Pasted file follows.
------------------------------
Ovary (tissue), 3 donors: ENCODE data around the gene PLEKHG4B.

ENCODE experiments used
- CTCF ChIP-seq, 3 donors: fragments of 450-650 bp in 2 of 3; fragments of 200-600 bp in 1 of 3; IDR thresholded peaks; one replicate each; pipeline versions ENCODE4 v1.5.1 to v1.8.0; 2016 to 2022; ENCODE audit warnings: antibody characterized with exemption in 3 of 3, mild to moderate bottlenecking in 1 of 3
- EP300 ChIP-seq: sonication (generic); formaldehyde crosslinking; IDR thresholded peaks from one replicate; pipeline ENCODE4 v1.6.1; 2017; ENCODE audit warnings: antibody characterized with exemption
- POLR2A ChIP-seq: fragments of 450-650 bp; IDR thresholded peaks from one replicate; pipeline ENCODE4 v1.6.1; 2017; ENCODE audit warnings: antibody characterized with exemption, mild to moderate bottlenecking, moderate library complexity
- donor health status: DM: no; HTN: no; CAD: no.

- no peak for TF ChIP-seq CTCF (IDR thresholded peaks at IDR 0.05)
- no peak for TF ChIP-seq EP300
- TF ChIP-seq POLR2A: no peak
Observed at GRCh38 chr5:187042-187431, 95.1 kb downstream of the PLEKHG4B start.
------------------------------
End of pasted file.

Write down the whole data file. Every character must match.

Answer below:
Ovary (tissue), 3 donors: ENCODE data around the gene PLEKHG4B.

ENCODE experiments used
- CTCF ChIP-seq, 3 donors: fragments of 450-650 bp in 2 of 3; fragments of 200-600 bp in 1 of 3; IDR thresholded peaks; one replicate each; pipeline versions ENCODE4 v1.5.1 to v1.8.0; 2016 to 2022; ENCODE audit warnings: antibody characterized with exemption in 3 of 3, mild to moderate bottlenecking in 1 of 3
- EP300 ChIP-seq: sonication (generic); formaldehyde crosslinking; IDR thresholded peaks from one replicate; pipeline ENCODE4 v1.6.1; 2017; ENCODE audit warnings: antibody characterized with exemption
- POLR2A ChIP-seq: fragments of 450-650 bp; IDR thresholded peaks from one replicate; pipeline ENCODE4 v1.6.1; 2017; ENCODE audit warnings: antibody characterized with exemption, mild to moderate bottlenecking, moderate library complexity
- donor health status: DM: no; HTN: no; CAD: no.

- no peak for TF ChIP-seq CTCF (IDR thresholded peaks at IDR 0.05)
- no peak for TF ChIP-seq EP300
- TF ChIP-seq POLR2A: no peak
Observed at GRCh38 chr5:187042-187431, 95.1 kb downstream of the PLEKHG4B start.